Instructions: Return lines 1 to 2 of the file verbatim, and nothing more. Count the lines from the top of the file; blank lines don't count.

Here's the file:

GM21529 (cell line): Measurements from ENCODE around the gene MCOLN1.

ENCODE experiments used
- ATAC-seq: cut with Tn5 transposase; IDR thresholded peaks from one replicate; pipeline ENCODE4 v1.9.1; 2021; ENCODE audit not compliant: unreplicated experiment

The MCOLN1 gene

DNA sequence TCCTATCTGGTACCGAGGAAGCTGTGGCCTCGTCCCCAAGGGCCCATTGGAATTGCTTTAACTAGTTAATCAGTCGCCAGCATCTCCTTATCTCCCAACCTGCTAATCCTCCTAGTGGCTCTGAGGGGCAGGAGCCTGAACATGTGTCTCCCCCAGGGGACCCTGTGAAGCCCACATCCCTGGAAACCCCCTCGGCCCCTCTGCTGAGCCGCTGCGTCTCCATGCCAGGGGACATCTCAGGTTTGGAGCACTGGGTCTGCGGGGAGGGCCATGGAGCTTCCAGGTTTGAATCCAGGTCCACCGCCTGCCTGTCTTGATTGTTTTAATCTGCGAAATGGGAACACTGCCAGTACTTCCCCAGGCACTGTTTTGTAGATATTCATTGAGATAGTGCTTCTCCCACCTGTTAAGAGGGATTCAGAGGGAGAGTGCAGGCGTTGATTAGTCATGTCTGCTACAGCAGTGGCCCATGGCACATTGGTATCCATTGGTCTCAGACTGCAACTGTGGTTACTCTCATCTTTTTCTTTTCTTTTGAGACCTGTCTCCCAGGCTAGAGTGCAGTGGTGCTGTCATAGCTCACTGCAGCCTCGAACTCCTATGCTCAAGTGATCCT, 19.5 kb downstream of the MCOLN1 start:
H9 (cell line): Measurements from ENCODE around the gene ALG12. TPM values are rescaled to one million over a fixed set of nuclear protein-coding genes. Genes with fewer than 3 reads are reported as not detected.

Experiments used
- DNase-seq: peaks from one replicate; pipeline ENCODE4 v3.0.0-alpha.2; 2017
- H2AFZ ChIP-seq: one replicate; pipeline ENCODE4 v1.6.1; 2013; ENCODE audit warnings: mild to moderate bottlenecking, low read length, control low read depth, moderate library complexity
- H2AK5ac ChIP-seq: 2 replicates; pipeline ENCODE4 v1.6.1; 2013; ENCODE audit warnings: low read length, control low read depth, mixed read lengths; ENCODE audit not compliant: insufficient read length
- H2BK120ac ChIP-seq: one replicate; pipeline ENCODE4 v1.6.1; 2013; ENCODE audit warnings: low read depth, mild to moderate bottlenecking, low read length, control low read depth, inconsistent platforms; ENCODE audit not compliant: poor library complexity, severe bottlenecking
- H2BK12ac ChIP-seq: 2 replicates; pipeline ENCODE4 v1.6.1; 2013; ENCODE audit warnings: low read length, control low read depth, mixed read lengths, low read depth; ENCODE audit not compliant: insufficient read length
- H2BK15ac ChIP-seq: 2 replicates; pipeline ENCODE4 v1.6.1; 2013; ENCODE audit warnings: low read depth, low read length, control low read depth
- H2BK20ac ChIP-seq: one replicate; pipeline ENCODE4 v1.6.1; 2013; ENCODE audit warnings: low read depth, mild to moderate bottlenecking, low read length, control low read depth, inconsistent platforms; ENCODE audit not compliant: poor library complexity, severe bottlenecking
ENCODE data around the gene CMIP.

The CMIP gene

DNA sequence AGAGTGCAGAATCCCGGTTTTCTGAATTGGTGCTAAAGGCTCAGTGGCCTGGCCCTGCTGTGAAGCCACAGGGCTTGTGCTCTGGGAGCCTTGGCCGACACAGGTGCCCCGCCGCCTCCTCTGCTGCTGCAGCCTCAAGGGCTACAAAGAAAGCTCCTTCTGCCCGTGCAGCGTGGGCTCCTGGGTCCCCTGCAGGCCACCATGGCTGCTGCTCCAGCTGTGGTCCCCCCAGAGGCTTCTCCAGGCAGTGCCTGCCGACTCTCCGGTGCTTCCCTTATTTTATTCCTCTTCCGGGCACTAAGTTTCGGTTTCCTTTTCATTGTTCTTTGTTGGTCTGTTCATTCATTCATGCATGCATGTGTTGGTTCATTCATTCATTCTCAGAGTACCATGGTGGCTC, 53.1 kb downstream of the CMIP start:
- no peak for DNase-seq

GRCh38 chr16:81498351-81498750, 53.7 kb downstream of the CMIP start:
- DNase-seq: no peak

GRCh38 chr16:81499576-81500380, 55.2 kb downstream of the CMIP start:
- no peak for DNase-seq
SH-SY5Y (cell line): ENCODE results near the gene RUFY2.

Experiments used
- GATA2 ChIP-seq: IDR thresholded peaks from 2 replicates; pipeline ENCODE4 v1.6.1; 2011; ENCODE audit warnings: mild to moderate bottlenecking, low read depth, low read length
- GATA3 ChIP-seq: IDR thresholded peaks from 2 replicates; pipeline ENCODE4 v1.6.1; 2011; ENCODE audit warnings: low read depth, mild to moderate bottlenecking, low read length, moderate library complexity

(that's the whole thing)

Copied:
GM21529 (cell line): Measurements from ENCODE around the gene MCOLN1.

ENCODE experiments used